Mittwoch, 20. November 2013

Individualizing and Differentiation - Principles

Its been a while now, but studies have picked up the last week. It is a quite rare occurrence but I also encountered a couple of interesting things. They all centered around one topic, individualizing and differentiation in the classroom.

One of the better seminars I participate now this term is called ‘individualized support’. The seminar itself flew by kind of quickly because we only had it 4-5 times in the last two months. Nonetheless the information we got and had to think about was great. To finish off the seminar we had to think about our personal principles when thinking about individualizing and differentiating in school based on our experiences and what we have talked about in the seminars. Many of the points tie in with the things I got to know in a couple of schools I visited and worked in. These are the things that I wrote down:
- create an environment that suits both the kids and the teacher
- have enough space for learning
- pick up every child where it stands, evaluate status before beginning
- pick appropriate material and methods for the level the child is on at the moment
- make sure to have individual learning goals, while also keeping class goals in mind
- be in constant communication about their progress
- constant adjustment of material based on needs of the children
- know your role as a teacher, sometimes you have to lead, sometimes you to accompany them
- knowledge about methods
- differentiated performance evaluation

These things are certainly core thoughts for anybody who digs deeper into this topic. When we got this task to take down 10 points that are important to us, I went on a step-by-step basis as you can see. As we were talking about the points with our teacher and other students it became clear that not everybody did it that way. For one, it shows again how different people work, it is, one the other hand, a little bit strange that other students teachers didn’t build a sort of ‘program’ with these points, but just jotted them down to talk about them. I feel like it is important to have a guideline of sorts, which is what I had in mind while writing. It obviously depends on how they interpreted the assignment. I think student teachers more often than not need a good guide and guidelines, since that’s why they’re at teacher training.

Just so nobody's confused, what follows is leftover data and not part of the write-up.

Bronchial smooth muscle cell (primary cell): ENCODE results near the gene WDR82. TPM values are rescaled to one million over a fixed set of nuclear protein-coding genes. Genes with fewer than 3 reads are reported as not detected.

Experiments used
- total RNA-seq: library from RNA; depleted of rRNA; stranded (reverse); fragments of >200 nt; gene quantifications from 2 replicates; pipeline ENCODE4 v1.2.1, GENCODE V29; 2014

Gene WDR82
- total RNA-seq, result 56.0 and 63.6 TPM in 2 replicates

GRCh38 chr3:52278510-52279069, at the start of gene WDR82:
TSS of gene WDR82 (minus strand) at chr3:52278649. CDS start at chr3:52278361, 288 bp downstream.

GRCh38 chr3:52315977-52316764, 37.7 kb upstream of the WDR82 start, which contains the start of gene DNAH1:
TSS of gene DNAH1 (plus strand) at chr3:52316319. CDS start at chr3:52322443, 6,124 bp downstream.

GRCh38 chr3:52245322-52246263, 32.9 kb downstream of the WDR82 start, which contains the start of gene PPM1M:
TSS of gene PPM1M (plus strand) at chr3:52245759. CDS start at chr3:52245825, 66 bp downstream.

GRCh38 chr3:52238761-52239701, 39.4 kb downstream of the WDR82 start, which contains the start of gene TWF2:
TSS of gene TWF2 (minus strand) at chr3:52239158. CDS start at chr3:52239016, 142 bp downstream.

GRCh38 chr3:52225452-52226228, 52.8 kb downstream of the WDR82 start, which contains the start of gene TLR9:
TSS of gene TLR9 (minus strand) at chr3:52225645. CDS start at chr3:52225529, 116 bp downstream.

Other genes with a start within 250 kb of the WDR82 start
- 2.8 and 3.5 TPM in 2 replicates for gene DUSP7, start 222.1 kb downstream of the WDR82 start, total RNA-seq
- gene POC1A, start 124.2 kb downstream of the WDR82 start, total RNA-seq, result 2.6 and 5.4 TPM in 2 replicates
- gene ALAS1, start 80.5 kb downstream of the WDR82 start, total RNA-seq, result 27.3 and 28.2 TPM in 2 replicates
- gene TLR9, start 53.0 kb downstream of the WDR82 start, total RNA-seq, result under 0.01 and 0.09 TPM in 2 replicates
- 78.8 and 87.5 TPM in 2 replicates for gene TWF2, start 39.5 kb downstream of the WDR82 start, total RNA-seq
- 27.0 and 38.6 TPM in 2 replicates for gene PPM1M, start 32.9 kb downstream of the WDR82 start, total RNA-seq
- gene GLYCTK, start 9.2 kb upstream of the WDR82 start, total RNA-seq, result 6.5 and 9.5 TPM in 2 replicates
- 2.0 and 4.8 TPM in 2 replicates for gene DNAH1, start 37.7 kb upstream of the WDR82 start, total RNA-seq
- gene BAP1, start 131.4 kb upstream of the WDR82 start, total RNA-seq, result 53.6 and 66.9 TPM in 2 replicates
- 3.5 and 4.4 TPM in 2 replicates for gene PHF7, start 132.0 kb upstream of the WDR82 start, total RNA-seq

But back to the actual list. I have been to a couple of schools now and most of the time the school building, but even more so the classroom, just felt good. They didn’t make you feel constricted, but only very few schools, namely one out of the six schools really had enough space where you would immediately think ‘this is perfect’. If there are session with open learning and individualized methods you definitely need a lot of room, a lot. If you think about yourself, sometimes you like to read a book in your bed, but sometimes it is also nice to read a book while sitting at a table drinking tea. Most of the time in schools though, the kids are made to sit at their desks all day, regardless of the task, I won’t say it is bad per se, but I know I can’t work on certain things while being in a seated position for more than four hours. In that particular school it was amazing to see how different the children looked like while working. Some of them sat on the ground, some of them very on their stomach, others were sitting alone at a desk, some were working together while standing at a desk etc. Seeing scenarios like these make me wonder why it is so common to sit at desks at school all the time, I wouldn’t want all the children in class to become desk-workers, they are hopefully going to spend their working days in various different environments.